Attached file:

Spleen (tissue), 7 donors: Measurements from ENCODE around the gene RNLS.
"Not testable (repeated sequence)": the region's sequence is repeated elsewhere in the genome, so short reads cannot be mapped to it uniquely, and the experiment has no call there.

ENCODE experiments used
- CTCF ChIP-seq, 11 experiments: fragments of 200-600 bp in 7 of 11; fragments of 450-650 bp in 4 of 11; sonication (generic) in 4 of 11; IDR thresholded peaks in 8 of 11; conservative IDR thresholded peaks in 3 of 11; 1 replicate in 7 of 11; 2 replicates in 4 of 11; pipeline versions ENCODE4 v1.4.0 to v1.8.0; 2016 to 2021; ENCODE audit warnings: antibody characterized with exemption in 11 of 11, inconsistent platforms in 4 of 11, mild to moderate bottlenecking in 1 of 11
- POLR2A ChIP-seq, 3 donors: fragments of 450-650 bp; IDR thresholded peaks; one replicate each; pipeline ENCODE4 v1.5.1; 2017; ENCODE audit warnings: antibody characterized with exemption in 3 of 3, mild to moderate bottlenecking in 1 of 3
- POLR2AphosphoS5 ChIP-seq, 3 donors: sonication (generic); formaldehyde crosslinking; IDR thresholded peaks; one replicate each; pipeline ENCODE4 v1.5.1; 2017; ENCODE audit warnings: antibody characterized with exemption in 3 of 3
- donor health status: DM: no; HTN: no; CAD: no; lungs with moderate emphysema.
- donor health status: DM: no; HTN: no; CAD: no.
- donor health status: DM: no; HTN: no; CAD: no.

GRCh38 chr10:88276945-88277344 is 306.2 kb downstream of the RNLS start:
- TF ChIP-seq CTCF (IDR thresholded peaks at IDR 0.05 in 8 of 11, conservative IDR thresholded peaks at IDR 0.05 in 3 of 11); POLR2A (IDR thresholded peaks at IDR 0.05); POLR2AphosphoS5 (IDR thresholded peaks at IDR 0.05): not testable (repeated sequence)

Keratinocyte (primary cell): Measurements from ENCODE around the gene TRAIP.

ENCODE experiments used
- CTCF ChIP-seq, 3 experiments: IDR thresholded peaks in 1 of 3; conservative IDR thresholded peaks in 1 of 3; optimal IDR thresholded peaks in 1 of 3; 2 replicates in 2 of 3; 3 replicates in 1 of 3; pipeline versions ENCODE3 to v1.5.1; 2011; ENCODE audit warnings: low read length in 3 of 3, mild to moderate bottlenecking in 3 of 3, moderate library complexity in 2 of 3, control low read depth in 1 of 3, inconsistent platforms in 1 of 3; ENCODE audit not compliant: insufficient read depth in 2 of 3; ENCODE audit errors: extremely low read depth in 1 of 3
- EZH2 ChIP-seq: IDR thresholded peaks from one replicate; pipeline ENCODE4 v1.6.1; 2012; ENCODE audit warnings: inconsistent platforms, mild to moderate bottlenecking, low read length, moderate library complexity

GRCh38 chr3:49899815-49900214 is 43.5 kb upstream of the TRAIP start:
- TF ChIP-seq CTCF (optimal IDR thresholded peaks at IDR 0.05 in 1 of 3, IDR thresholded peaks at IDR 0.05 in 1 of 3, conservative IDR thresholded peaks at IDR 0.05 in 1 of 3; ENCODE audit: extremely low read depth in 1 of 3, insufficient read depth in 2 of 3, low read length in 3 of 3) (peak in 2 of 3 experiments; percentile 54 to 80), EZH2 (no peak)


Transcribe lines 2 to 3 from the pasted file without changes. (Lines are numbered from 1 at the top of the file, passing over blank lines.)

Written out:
"Not testable (repeated sequence)": the region's sequence is repeated elsewhere in the genome, so short reads cannot be mapped to it uniquely, and the experiment has no call there.

ENCODE experiments used